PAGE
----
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Great Fires: 1906 Great Earthquake & Fire

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Appendix A.
Earthquake in California, April 18, 1906
Special Report of Maj. Gen. Adolphus W. Greely, U. S. A., Commanding the Pacific Division

Cross official at each station in order to consider and provide for any exceptional cases of distress or destitution that may arise. This action is taken in view of the increased facilities for obtaining food, large numbers of stores having been opened, and from the belief that this will not work special hardship upon those previously obtaining food. Issues will, however, be continued to people living at such camps under military supervision as in the opinion of the officer in charge require daily issues for the proper needs of the occupants.

By command of Major-General Greely:
W. G. HAAN,
Captain, General Staff, Acting Chief of Staff.
Official:
S. W. DUNNING,
Military Secretary.

GENERAL ORDERS, No. 28.

HEADQUARTERS PACIFIC DIVISION,
San Francisco, Cal., May 13, 1906.

1. Reports of inspectors indicate occasional neglect on the part of some enlisted men in the army in connection with the relief work now progressing under military supervision.
2. The division commander enjoins upon every officer the duty of adopting severe disciplinary measures in the case of any man found guilty of intoxication, personal affront, or such specific neglects of duty as may impair the efficiency of relief measures. The taking of food or clothing and laxity of guard duty over stores in charge are particularly to be prevented. No soldiers shall be fed, clothed, or sheltered at any station at the expense of the relief fund, except on application of his commanding officer to the Red Cross, and then only in very exceptional cases approved by the division commander.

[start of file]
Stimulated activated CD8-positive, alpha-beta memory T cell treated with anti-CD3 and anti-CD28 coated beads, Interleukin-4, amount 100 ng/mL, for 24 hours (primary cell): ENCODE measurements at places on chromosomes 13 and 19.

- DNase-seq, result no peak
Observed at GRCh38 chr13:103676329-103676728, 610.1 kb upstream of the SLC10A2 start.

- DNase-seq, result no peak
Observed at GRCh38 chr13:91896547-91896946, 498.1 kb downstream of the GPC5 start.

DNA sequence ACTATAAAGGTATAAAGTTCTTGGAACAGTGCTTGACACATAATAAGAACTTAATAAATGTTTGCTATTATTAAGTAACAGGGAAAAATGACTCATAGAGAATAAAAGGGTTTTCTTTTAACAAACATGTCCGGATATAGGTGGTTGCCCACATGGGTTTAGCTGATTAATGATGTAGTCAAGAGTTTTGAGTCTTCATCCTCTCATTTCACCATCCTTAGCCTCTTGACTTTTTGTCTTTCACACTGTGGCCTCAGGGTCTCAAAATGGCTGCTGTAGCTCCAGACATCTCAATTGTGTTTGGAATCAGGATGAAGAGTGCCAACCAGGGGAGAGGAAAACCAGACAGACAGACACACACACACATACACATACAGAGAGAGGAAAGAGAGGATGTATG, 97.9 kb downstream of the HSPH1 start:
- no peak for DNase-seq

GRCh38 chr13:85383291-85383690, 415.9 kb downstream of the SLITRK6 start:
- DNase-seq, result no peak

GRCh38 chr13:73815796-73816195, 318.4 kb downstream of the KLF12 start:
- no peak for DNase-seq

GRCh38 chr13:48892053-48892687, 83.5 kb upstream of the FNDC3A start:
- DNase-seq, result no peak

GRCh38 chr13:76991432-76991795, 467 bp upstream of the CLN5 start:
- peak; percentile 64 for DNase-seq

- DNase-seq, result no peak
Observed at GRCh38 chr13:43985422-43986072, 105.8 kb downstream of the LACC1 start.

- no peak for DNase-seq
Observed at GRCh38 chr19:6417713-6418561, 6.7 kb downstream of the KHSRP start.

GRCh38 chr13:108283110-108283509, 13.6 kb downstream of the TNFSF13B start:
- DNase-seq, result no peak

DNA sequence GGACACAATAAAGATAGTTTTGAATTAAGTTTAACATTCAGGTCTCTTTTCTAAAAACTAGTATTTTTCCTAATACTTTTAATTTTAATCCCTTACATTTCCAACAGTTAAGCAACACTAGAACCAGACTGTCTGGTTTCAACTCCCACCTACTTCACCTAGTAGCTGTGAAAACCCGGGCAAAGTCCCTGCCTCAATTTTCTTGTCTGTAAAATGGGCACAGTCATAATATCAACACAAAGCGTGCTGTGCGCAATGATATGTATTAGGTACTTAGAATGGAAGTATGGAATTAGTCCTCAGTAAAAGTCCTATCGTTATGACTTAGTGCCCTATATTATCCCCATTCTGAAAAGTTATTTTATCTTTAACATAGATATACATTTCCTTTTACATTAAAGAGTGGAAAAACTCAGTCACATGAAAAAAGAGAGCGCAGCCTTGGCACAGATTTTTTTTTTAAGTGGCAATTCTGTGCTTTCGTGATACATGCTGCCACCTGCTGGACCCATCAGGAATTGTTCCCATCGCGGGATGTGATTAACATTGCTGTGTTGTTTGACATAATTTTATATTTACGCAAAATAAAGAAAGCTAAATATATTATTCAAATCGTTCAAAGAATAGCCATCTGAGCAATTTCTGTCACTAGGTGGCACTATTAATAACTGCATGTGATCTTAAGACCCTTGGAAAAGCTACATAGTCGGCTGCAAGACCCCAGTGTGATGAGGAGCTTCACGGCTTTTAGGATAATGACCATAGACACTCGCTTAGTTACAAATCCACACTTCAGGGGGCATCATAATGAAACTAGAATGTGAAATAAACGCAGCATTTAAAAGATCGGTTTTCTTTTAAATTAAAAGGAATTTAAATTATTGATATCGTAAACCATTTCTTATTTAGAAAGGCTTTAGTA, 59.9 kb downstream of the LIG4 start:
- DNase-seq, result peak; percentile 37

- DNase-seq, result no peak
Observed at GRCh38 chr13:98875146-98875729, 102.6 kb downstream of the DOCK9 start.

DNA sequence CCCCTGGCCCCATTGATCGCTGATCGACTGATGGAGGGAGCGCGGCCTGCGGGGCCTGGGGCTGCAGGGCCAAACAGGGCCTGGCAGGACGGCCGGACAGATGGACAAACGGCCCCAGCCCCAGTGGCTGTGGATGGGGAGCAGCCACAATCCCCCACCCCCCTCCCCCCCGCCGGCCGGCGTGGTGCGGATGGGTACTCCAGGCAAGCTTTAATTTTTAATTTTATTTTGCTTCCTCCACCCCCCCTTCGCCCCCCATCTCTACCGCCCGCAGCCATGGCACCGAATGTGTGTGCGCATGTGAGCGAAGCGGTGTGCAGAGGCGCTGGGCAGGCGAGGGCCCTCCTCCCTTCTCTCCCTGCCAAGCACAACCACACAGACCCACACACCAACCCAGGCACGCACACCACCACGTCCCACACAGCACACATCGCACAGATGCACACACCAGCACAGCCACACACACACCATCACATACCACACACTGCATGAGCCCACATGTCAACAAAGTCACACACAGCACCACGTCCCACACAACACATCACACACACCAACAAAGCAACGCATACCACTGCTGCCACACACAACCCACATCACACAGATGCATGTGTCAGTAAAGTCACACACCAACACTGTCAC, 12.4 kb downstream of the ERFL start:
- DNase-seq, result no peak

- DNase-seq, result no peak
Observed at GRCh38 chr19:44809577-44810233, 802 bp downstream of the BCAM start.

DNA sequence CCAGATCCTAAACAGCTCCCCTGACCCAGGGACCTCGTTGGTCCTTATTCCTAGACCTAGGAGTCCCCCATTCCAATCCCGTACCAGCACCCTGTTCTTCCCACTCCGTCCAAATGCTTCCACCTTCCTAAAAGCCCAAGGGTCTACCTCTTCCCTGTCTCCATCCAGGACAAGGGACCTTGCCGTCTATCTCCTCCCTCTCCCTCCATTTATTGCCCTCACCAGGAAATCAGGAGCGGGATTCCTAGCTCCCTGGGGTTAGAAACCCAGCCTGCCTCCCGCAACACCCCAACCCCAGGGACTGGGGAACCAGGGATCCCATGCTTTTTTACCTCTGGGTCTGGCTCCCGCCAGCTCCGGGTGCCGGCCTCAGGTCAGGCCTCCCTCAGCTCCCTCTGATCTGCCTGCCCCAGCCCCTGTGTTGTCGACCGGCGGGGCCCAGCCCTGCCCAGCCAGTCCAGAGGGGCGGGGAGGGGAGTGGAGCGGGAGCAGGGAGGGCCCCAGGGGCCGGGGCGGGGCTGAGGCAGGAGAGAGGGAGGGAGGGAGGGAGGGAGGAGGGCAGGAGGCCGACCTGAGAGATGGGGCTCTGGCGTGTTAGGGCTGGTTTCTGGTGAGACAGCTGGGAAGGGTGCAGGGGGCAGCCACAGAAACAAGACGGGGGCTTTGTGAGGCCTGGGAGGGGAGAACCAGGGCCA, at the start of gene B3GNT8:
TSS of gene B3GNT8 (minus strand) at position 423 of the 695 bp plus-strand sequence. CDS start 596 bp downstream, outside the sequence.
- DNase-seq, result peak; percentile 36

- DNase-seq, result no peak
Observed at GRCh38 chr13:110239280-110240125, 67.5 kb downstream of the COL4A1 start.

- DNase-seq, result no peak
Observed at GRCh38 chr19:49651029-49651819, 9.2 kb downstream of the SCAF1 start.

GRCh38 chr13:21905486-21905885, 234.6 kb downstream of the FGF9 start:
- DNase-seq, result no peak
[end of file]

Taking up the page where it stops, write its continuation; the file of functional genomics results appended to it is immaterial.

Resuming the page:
3. Since April 18 the deportment and conduct of the enlisted men as a whole have been of such very high character that not half a dozen complaints of misconduct have been made from civilian sources. It only remains for the great body of troops to see that the few indifferent men in the service rise to the standard of efficiency and excellent service rendered by the army as a whole.

By command of Major-General Greely:
W. G. HAAN,
Captain, General Staff, Acting Chief of Staff.
Official:
S. W. DUNNING,
Military Secretary.

GENERAL ORDERS, No. 29.

HEADQUARTERS PACIFIC DIVISION,
San Francisco, Cal., May 13, 1906.

I. The limits of the permanent camps established in the city of San Francisco under the provisions of paragraph 6, General Orders, No. 23, current series, Pacific Division, are prescribed as follows:
Nos. 1, 2, 3, and 4 within the limits of the Presidio Military Reservation. These camps are located on the reservation as follows:
1. On the plain between the General Hospital and Lombard street gate.